If you've been watching anime for a while and you're not an otaku (fanboy), you are probably aware that lots of anime seems to be designed to appeal to people that aren't you.
That's certainly true in my case. I haven't been a shounen for several decades now. I have a chibi-me running around the house, a wife, a job...all that stuff. So yet another schoolboy doing derring deeds saving the universe while looking longingly at the fanservice-intensive female lead probably isn't going to get me very interested most of the time.
So I'm always looking out on the margins. What's new and sounds strange? What are older seinen like me in Japan watching? What can I watch that I won't automatically compare to the last five things I saw just like it?
Here's some fun stuff that has come out of this search:
1. Old stuff. Yes, there's more great old stuff around now than there was five years ago. Central Anime in Kansas is doing a great job of fansubbing on the Uchuu Senkan Yamato cycle (see my capsule review of S1 here). They're using the cleaned-up R2 DVDs released to vintage otaku types there. I've run across some of the Harlock series as well, but the subs haven't been very good. I also ran across a nice dual-audio copy of Vampire Hunter D, and a good fansub of Macross from the restored R2 DVDs (I'd never seen the original Macross before - wow is that OP song bad).
I think I ran across Legends of the Galactic Heroes somewhere, and there's likewise the entire Gundam franchise which I've never watched. I should be set for vintage space warfare for quite some time. My one big regret so far is that nobody seems to have English subs on Heidi, girl of the Alps, which apparently never ran in the US. No, I haven't lost my mind - I have a rug rat to entertain, and he digs Yamato and Nurse Angel Ririka SOS down to the ground. What's not to like about a Shoujo show made by Miyazaki and Takahata?
The above points out that not all obscure old stuff is from people you've never heard of. Studio Ghibli, for instance, has an extensive back catalog. You probably haven't seen everything in it. I haven't, yet, and I'm making an effort. Mimi wo Sumaseba (called Whisper of the Heart in the US, but more accurately titled as If you Listen Closely), for instance, is a fine example of a perfectly nice teenage romance you've never seen with all the characteristic Ghibli pretty views and (generally) good soundtrack. I'll warn you, though, that a John Denver song figures prominently in the plot, although the heroine (to my amusement) says the lyrics are trite after translating them literally.
My favorite seldom-seen Ghibli movie is Omohide Poro Poro, which translates as something like "Memories Falling Like Raindrops." It's a more adult story than most Ghibli offerings, and is set in (mostly rural) Japan of the recent past. If you ever wondered what a slice-of-life Ghibli movie would be like, you need wonder no more. So check out the back catalogs of big names you know - you might find a gem or two.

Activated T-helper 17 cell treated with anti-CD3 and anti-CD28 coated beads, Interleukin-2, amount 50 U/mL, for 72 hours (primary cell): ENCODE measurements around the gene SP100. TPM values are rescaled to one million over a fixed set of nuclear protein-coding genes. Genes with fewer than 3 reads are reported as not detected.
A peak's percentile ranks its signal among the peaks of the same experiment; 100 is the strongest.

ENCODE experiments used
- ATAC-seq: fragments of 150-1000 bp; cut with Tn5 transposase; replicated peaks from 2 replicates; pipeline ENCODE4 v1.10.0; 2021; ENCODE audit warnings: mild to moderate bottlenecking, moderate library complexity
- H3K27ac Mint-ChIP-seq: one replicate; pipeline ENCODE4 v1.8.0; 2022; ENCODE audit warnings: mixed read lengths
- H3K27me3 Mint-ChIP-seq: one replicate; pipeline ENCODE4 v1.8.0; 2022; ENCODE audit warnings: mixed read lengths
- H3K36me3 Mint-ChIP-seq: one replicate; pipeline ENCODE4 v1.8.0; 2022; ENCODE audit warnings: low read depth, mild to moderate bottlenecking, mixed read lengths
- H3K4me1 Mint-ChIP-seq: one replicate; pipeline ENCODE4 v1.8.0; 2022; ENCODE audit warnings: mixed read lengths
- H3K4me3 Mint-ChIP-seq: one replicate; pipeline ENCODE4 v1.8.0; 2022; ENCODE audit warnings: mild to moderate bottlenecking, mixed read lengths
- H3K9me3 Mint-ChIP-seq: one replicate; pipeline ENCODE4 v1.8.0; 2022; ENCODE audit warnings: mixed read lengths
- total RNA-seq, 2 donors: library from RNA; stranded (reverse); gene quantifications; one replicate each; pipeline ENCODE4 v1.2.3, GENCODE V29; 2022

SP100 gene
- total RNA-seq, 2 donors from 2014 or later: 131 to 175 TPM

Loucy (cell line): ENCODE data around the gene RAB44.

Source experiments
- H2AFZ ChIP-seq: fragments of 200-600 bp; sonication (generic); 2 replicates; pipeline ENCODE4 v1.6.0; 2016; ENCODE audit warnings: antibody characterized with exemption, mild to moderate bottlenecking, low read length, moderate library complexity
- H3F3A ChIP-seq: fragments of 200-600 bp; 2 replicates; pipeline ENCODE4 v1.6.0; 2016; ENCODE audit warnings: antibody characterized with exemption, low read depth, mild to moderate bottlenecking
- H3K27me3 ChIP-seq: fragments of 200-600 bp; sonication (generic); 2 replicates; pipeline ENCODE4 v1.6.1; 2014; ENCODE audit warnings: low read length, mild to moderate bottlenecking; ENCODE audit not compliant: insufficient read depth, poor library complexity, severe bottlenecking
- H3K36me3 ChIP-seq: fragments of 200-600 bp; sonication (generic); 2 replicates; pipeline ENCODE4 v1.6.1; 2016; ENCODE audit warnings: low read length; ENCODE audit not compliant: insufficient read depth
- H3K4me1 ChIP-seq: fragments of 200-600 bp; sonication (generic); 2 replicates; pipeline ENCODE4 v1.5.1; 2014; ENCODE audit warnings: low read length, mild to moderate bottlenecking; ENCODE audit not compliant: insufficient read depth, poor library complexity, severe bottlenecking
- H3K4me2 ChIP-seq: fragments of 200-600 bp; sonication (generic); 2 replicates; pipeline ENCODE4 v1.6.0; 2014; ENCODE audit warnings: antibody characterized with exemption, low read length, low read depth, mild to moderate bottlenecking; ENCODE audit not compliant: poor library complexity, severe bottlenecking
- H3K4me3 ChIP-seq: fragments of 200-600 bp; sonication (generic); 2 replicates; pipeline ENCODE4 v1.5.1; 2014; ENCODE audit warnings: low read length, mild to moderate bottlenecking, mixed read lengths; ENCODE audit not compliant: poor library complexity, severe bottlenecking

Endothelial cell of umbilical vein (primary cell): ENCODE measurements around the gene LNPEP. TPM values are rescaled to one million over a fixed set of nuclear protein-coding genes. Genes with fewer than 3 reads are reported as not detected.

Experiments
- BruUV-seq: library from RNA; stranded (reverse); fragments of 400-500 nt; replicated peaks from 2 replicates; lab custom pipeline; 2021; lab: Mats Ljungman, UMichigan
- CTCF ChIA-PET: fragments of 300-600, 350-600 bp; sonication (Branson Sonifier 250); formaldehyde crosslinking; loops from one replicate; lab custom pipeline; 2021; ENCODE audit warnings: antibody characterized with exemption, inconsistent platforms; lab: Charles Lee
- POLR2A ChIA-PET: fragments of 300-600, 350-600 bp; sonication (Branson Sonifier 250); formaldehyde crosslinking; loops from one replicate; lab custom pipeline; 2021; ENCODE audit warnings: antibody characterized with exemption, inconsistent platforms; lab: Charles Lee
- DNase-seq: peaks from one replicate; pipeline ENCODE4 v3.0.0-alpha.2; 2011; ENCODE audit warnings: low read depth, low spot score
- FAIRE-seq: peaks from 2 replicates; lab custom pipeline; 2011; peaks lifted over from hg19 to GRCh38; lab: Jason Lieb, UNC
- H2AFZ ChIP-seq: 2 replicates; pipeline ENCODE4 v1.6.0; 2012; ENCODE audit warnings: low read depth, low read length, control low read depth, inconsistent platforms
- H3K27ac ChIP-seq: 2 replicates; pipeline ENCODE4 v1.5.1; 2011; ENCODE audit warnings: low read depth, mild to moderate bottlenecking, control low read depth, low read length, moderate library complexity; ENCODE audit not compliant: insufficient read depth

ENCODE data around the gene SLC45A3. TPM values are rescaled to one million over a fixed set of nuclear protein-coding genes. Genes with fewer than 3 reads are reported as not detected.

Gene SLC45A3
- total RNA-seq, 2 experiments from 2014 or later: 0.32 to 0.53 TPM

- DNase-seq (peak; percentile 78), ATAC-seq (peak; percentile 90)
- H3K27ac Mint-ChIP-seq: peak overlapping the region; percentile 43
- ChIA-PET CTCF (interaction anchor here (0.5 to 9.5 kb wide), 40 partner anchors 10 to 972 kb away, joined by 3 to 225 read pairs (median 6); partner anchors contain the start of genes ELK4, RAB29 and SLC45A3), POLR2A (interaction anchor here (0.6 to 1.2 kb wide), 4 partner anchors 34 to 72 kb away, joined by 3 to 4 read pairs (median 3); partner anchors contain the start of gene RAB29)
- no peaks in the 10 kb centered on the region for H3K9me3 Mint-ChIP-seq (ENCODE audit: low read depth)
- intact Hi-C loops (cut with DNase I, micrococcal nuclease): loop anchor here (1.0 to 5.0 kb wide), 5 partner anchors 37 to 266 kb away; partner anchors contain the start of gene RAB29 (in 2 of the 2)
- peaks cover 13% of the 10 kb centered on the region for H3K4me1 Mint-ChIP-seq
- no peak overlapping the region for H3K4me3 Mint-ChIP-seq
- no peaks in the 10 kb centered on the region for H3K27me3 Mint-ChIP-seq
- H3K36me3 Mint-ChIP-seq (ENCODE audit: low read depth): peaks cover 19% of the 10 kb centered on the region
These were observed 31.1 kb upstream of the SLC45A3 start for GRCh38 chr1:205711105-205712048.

2. Stuff meant for older viewers. The first HD series I downloaded right when I got back into anime after the decade hiatus was Kamichu! It sounded fun and quirky, and I wanted to see how good it looked. Right on all counts. It's set in Onomichi of the 1980s, so has a distinct nostalgic feel for anybody who lived through that time, even if on a different continent. Turns out it's designed to micro-target men my age...
Milady, who is the same age I am less a few months, is an avowed fan of Hataraki Man. The Go-Gos-like OP tune sets the mood perfectly, and it definitely speaks to her. I find it amusing as well, even though several of the characters fall into shoujo/josei stereotypes. I'll say this: the workaday world of Japan doesn't often make it across the pond to be fansubbed, and it's our loss. All of the few work-life comedy anime and manga I've seen were enjoyed, and some are favorites.
I haven't really got it figured out yet, but I think Binchou-tan might fall into this category as well. It's so purposefully sparse verbally (less than 150 words spoken in the first ep), so pretty to look at. So pathetic. In its own way it evokes the Yokohama Kaidashi Kikou manga for me more than the two OVAs did. It's too slow for kids, so I think it's actually seinen as well...
3. Odd fish. The manga/anime industry in Japan is so big that they semi-randomly create wonderful mutations. Somebody takes a silly idea (say tactical cyborg loli-assasins) seriously and creates something sad and wonderful like Gunslinger Girl.
Or a couple of guys get together and do a what-if show about breaking down the barriers between the internet and the physical world which, amazingly enough, is really good, like Serial Experiments Lain.
Or somebody sells Bandai Visual on this great novel idea they've got involving aerial warfare, lolitas, ancient priesthoods, forgotten wisdom of the ancients, teen-age sex changes, and some other stuff I'm probably forgetting. Something like Simoun results.
Or somebody decides to do Thelma and Louise, except with Thelma being kickass at kung-fu, and Louise being deadly with a katana walking around Edo era Japan with lots of slapstick comedy, like Kazemakase Tsukikage Ran.
These mutations are such prizes. And they inevitably have a long shelf life, and are usually well made. I always hope the next thing I discover will be another one.
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